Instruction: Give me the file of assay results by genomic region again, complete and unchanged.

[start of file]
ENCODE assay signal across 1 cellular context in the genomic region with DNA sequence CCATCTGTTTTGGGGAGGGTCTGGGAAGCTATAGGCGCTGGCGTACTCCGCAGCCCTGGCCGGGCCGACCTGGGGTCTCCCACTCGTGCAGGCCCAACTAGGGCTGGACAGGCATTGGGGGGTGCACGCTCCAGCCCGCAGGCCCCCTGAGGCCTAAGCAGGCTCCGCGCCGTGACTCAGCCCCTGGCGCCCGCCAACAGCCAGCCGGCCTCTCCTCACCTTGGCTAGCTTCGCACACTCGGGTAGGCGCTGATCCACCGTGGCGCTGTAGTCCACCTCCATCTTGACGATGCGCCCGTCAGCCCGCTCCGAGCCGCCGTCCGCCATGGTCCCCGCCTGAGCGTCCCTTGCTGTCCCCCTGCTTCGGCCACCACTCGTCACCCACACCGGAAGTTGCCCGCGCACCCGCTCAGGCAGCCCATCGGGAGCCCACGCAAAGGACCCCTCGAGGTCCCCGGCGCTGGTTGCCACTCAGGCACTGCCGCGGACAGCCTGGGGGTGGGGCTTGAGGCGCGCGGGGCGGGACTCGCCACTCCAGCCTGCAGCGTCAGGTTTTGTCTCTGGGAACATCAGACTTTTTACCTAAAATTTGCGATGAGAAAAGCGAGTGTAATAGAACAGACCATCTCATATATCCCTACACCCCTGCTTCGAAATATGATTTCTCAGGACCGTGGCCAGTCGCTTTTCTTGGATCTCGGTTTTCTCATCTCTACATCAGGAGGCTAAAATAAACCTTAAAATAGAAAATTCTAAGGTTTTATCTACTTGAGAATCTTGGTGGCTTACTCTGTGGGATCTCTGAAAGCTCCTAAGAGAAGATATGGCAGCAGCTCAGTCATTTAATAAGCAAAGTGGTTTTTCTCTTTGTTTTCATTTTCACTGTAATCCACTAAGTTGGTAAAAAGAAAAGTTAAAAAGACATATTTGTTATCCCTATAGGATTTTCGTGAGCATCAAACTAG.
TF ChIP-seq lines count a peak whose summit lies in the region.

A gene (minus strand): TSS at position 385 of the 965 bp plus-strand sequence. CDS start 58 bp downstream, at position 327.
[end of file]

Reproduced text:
ENCODE assay signal across 1 cellular context in the genomic region with DNA sequence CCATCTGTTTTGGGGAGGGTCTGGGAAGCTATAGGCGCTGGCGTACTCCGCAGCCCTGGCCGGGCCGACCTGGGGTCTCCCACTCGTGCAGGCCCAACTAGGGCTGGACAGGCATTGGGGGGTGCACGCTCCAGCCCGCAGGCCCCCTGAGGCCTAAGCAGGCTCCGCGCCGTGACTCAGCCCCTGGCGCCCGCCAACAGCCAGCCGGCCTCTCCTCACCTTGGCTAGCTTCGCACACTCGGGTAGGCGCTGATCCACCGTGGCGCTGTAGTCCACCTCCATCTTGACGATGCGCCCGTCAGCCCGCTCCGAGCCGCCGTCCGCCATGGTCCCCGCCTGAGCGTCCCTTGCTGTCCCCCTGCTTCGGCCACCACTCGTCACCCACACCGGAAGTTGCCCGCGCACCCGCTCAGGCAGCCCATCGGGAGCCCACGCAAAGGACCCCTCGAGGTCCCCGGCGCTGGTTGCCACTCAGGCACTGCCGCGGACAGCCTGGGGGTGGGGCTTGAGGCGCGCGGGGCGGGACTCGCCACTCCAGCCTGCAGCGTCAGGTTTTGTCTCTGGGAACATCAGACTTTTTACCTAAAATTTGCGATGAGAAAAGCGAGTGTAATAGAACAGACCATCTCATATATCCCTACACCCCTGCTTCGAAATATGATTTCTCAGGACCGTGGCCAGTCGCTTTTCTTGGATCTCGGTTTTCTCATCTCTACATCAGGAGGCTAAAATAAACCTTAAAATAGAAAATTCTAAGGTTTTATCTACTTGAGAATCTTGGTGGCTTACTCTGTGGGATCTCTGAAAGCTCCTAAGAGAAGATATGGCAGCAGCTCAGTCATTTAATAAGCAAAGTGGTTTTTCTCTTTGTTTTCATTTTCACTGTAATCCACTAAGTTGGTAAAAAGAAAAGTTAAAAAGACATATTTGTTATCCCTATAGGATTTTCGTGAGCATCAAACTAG.
TF ChIP-seq lines count a peak whose summit lies in the region.

A gene (minus strand): TSS at position 385 of the 965 bp plus-strand sequence. CDS start 58 bp downstream, at position 327.